Thanks and sorry for the essay question!

Answer:

First off, thank you for the kind words, much appreciated. Like with most nutrition questions, the answer is context dependent. Are you cutting years off your life by consuming Splenda once in a while? No, probably not. If you consume a significant amount on a daily basis, this could pose problems. I wrote an entire blog about why I don’t like Splenda.

Besides the GI problems I discuss in that above blog, artificial sweeteners in general also stimulate an insulin response, elevate HbA1c which is a measure of your blood sugar over a long period of time and a marker for diabetes and cardiovascular disease, and associations with many other anecdotal problems.

Now I am not someone who thinks that you have to eliminate all artificial sweeteners forever and you can never consume them or they will kill you. I think clearly that has proven not to be the case since they are everywhere. For example if you consume 1 scoop of whey protein powder per day with some sucralose (Splenda) in it, that is probably not an issue. If you are consuming half of your diet from “low-sugar” products loaded with artificial sweeteners, then that is a problem.

I think acceptable substitutions would be natural sweeteners like stevia (I like Sun Crystals), turbinado sugar (unprocessed sugar, contains roughly 2/3 the calorie content of processed sugar) or maybe xylitol or erythritol.

Posted on June 11th, 2010 by Brian St. Pierre

2 Comments »

The Greatest American Rock Band

Filed under: Uncategorized

A friend of mine, who also happens to be an Olympic hopeful in bobsled, sent me a neat little article on American bobsled gold-medalist Curt Tomasevicz.

In an email interview with Entertainment Weekly Curt asked if a jam session with Pearl Jam could be arranged. Apparently Curt also plays bass guitar and listens to Pearl Jam before every bobsled run he makes.

A family friend gave him backstage passes to a Pearl Jam concert to hang out with the band before a show. While they were preparing they were asking him a bunch of questions about bobsledding, when the great Eddie Vedder asked if Curt played bass and asked him to join them on stage to perform Yellow Ledbetter.

To those non-Pearl Jam fans, Yellow Ledbetter is perhaps their most requested live song, so to perform that with the band is a huge deal. Curt said it was the most nervous he has ever been in his life.

That story just furthers my appreciation for the Greatest American Rock Band, and makes me quite jealous of Curt (except I am tone-deaf and can’t play a singe instrument), but I guess being on the first gold-medal American four man bobsled team in 62 years has its perks I guess!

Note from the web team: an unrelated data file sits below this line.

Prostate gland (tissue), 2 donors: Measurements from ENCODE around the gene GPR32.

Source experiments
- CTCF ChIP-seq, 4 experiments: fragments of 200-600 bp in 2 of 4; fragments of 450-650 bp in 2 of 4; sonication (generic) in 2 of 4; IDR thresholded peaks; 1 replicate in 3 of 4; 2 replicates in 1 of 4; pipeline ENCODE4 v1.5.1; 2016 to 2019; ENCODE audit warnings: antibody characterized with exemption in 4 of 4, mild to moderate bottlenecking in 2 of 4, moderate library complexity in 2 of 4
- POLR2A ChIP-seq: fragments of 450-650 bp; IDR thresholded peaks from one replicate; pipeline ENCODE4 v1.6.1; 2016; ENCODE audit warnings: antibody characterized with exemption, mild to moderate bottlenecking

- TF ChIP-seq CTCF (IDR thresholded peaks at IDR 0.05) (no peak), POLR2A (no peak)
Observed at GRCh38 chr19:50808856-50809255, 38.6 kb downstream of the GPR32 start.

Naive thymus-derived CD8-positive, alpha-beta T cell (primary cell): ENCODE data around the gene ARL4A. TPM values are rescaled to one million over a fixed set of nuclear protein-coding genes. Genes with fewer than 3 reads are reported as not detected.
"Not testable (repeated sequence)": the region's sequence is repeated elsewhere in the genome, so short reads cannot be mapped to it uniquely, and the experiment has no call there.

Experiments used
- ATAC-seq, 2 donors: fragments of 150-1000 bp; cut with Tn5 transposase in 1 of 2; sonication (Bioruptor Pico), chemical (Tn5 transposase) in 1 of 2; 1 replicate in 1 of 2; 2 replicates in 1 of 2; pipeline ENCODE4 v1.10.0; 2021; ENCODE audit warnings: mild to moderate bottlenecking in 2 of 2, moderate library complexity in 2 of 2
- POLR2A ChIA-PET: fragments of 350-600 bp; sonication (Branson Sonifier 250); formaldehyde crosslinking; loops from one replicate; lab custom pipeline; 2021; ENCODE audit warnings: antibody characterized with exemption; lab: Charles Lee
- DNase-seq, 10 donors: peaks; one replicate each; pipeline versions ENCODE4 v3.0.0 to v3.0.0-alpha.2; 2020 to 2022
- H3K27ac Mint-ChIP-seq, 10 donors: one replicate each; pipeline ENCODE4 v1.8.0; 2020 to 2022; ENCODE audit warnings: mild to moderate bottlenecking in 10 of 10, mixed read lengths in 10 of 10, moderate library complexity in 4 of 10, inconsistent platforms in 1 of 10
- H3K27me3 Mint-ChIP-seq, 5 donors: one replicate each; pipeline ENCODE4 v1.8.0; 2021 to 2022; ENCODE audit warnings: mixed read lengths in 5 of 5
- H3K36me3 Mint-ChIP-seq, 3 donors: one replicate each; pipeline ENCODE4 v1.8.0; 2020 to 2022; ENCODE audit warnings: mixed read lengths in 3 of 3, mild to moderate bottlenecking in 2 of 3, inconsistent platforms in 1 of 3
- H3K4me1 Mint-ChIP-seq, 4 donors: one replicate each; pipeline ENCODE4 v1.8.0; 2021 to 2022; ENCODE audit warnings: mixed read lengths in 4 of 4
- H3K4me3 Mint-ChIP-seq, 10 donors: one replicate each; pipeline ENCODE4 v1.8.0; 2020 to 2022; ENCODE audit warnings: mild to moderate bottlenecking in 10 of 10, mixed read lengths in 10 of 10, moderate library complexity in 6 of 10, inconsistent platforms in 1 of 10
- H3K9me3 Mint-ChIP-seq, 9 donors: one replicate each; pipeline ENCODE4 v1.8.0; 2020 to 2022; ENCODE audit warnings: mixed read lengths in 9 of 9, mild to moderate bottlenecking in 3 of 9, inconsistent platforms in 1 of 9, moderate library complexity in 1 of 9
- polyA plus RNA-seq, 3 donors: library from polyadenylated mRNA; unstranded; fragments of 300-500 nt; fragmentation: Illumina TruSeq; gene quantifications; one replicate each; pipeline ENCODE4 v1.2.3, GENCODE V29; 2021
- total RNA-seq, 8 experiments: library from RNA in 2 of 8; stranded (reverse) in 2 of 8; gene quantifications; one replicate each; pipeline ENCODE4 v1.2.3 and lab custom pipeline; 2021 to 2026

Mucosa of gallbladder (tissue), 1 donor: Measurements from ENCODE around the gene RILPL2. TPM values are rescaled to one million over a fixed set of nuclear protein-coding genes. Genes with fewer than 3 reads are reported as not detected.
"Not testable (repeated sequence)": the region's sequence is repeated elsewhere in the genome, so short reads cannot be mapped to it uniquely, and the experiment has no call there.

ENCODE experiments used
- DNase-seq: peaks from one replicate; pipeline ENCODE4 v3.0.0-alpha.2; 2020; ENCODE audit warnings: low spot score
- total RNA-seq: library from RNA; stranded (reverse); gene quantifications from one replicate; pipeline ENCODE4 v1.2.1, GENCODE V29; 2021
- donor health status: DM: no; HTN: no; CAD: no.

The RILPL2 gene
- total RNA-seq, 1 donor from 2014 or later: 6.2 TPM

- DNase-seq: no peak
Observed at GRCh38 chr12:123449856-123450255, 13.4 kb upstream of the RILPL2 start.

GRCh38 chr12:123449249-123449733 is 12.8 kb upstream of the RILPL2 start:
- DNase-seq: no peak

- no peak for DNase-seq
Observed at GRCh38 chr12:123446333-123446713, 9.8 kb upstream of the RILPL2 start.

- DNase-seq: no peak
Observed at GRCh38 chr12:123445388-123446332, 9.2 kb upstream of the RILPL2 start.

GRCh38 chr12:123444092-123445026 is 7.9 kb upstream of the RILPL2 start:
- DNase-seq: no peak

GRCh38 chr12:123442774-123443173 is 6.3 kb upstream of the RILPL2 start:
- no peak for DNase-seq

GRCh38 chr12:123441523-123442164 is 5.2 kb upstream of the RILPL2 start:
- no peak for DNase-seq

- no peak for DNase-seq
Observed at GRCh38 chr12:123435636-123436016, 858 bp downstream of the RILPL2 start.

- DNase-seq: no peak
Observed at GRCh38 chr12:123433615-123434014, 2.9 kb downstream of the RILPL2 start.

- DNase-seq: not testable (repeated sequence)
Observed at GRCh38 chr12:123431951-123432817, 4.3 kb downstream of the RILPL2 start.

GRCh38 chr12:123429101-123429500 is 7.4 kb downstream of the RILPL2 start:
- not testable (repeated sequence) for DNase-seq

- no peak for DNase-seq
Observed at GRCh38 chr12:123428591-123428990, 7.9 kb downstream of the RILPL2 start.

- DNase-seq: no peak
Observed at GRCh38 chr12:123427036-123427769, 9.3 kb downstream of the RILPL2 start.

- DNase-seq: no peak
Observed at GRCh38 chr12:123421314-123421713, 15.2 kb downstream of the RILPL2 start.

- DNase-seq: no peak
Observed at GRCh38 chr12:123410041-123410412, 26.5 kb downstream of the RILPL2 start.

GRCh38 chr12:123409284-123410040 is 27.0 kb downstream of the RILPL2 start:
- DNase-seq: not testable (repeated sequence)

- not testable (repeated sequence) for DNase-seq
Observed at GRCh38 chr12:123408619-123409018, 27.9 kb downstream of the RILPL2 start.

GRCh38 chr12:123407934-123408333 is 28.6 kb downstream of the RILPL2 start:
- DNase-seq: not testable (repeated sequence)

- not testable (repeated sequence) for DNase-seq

To read the full article click HERE.

Posted on June 8th, 2010 by Brian St. Pierre

2 Comments »

BSP Is Back!

Filed under: General Health

Wow it has been far too long since I last blogged. Life has been a whirlwind since moving back to Maine. To all you homeowners out there, I tip my hat to you. Having a house has been even more work than I imagined, trying to set it up and acquire all of the necessary things you need to have a house. Granted, I don’t actually own this house, so I can only imagine the actual purchasing experience, as well as paying the taxes!

Now that we are settled in and have almost all of our projects completed (are they ever all really done?) things are calming down and we can actually get into something resembling a routine. Not only has my blogging been off, my eating and training have been off as well. I am very glad to be getting things back to normal starting today.

I will say that one very nice perk of the move is that we bought a sweet new tv, which was pretty much necessary considering I am such a huge fan of movies, rivaling even the great Tony Gentilcore. We also got a Blu Ray player with it, I couldn’t resist and we needed a new DVD player anyway since ours broke. We bought Avatar last night and watched it again, just as incredible as the first time.

OK enough about me. What I really wanted to enlighten you all with today is that Mike Robertson is holding an awesome seminar on August 28th at the Indianapolis Hotel. The 2010 Midwest Performance Enhancement Seminar is an all-day affair and includes the likes of: Brian Grasso, Lee Taft, MR himself, Pat Rigsby, Bill Hartman, and Brett Jones. That is one star-studded line up that anyone would be privileged to listen to.

The best part is that if you sign up before June 24th you get an incredible early bird special of only $149! Anytime after and the rate goes up to $199. So if you want to save $50 and see an amazing lineup sure to blow your mind, check out the 2010 Midwest Performance Enhancement Seminar.

It is good to be back and I have not forgotten that I said I would blog about the “green” Hannaford grocery store across the street from my house. That will be coming soon.

Posted on June 7th, 2010 by Brian St. Pierre

1 Comment »

BSP Newsletter

Name
Email

Featured Product

Recent Posts

Categories

Blogroll

Archives

Meta

Copyright 2014 The Home of BSP Training & Nutrition.